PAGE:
ROWLAND: Anthony Albanese, thanks for joining us this morning.
 
ALBANESE: Thanks very much, Michael.
 
ENDS

Sign up to get the latest news from Anthony

See the latest News
About Anthony
Meet AnthonyAnthony's Story

Electorate Office

334a Marrickville Road
MARRICKVILLE NSW 2204

Phone: (02) 9564 3588
Fax: (02) 9564 1734
Email: A.Albanese.MP@aph.gov.au

Parliament House Office

PO Box 6022
CANBERRA ACT 2600

Phone: (02) 6277 4022
Fax: (02) 6277 8562

Phone: (02) 9564 3588
Fax: (02) 9564 1734
Email: A.Albanese.MP@aph.gov.au

DisclaimerPrivacyTerms

Electorate Office

334a Marrickville Road
MARRICKVILLE NSW 2204

Phone: (02) 9564 3588
Fax: (02) 9564 1734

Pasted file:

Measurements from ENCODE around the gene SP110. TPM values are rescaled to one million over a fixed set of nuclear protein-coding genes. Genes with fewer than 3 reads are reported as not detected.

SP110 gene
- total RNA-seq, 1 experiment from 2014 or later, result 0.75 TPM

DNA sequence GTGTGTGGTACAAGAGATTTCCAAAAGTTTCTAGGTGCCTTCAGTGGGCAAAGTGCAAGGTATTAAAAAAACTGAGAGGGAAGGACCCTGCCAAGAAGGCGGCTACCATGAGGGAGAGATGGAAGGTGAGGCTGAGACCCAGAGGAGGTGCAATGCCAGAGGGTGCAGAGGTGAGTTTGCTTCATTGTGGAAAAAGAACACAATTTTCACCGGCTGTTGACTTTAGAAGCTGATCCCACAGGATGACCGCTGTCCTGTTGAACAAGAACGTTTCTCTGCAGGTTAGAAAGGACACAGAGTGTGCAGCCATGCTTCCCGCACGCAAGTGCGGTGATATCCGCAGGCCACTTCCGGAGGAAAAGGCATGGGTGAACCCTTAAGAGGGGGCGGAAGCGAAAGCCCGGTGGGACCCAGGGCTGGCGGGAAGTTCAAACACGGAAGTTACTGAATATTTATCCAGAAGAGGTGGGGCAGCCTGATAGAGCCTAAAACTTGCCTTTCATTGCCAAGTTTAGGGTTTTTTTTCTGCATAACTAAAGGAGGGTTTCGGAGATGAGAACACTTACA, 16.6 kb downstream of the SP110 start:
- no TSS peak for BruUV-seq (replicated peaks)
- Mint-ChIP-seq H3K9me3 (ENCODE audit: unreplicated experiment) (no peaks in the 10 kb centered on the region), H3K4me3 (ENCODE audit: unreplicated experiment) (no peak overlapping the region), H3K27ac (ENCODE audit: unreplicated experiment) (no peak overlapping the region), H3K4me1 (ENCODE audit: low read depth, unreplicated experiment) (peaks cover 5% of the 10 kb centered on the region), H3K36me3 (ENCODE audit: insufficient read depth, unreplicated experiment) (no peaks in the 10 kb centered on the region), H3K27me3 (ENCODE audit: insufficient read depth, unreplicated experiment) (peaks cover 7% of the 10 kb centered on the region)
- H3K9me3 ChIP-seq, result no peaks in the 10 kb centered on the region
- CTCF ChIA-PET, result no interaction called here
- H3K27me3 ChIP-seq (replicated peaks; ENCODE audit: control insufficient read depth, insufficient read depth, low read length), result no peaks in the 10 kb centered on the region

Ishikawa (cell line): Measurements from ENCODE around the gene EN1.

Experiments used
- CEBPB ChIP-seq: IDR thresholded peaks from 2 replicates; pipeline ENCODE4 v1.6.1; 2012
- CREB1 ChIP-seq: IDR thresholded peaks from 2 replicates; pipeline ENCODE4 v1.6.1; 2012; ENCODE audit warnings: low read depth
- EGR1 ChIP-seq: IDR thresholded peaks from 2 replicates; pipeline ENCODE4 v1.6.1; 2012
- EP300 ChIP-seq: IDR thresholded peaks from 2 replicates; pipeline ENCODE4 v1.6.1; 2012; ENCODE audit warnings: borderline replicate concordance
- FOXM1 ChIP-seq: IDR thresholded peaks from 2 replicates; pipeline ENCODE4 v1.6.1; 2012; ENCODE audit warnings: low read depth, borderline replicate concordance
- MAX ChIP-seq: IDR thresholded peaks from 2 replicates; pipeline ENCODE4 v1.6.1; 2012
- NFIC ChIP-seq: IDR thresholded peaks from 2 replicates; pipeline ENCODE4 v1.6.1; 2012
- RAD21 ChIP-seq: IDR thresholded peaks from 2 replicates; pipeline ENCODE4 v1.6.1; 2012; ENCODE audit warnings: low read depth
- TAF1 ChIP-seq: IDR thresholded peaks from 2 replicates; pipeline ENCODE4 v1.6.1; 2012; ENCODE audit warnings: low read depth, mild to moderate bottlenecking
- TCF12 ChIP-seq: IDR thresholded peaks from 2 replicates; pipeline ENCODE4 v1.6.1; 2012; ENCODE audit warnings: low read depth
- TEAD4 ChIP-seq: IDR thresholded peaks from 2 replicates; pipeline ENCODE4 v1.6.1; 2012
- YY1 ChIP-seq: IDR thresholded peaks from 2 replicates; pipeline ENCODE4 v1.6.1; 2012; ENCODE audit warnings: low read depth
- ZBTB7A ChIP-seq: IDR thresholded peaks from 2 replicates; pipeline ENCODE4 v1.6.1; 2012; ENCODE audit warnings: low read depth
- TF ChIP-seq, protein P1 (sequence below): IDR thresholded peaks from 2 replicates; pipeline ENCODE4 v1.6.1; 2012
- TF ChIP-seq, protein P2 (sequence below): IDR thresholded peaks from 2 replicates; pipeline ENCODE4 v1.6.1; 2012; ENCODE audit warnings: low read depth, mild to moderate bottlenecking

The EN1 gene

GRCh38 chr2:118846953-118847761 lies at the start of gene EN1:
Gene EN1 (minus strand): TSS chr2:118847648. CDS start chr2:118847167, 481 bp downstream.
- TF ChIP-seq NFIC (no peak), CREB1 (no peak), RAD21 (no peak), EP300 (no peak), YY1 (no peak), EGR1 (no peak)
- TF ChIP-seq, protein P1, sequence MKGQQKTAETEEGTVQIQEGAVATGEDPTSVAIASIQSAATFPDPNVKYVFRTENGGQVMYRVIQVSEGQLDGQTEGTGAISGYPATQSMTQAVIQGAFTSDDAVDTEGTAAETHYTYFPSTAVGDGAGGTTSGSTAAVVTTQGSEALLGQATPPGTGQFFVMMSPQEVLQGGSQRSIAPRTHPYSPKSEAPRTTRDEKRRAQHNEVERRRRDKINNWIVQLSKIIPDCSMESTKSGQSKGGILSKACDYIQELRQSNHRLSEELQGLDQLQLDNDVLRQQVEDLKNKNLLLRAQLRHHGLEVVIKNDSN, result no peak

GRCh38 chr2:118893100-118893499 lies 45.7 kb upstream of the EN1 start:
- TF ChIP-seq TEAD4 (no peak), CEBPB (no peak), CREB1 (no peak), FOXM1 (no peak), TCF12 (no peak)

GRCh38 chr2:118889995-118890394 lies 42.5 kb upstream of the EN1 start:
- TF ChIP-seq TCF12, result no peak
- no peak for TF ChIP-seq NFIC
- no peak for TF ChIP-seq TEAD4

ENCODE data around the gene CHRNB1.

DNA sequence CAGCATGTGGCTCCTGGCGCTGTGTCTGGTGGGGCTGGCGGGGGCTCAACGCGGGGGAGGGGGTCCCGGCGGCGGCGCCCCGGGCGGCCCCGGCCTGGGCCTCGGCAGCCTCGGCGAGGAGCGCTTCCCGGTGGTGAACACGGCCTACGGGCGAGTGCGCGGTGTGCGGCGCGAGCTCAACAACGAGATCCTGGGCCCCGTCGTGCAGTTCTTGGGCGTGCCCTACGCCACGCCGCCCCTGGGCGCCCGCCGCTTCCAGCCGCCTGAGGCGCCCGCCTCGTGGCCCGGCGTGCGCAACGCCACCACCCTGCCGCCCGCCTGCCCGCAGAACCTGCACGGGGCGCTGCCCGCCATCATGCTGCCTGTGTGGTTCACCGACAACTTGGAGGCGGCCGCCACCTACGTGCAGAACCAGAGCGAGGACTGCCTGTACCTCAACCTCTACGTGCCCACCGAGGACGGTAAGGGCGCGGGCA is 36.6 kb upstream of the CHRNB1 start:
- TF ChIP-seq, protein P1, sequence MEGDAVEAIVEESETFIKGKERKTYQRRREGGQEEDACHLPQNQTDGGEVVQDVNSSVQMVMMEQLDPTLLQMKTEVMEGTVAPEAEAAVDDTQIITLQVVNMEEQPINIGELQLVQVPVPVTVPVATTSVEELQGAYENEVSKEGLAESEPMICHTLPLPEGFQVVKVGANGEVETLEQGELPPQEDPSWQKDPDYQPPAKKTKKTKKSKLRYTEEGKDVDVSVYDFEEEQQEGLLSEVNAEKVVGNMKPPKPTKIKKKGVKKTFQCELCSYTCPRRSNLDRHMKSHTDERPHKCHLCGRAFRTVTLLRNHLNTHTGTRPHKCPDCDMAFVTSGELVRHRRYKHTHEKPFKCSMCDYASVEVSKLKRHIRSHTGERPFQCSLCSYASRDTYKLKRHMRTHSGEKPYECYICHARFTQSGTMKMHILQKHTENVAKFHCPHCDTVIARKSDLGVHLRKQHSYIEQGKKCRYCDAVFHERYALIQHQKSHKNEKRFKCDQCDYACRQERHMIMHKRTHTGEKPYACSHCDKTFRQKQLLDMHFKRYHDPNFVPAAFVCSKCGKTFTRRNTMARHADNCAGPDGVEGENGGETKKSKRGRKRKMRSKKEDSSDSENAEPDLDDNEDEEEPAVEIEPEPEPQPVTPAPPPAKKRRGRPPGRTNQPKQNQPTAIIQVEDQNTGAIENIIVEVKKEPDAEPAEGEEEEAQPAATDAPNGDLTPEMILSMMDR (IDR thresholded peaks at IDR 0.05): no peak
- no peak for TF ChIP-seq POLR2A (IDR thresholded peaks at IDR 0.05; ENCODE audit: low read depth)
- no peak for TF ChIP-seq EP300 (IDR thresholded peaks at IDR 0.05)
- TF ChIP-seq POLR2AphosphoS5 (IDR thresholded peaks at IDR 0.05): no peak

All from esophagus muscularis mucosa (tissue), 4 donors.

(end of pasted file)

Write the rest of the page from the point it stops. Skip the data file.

Email: A.Albanese.MP@aph.gov.au

Parliament House Office

PO Box 6022
CANBERRA ACT 2600

Phone: (02) 6277 4022
Fax: (02) 6277 8562

Phone: (02) 9564 3588
Fax: (02) 9564 1734
Email: A.Albanese.MP@aph.gov.au

We acknowledge the traditional custodians of the land on which our offices stand and we pay our respects to Elders past, present and emerging. We acknowledge the sorrow of the Stolen Generations and the impacts of colonisation on Aboriginal and Torres Strait Islander peoples. We also recognise the resilience, strength and pride of the Aboriginal and Torres Strait Islander communities.

Authorised by Anthony Albanese. 334a Marrickville Rd, Marrickville NSW 2204.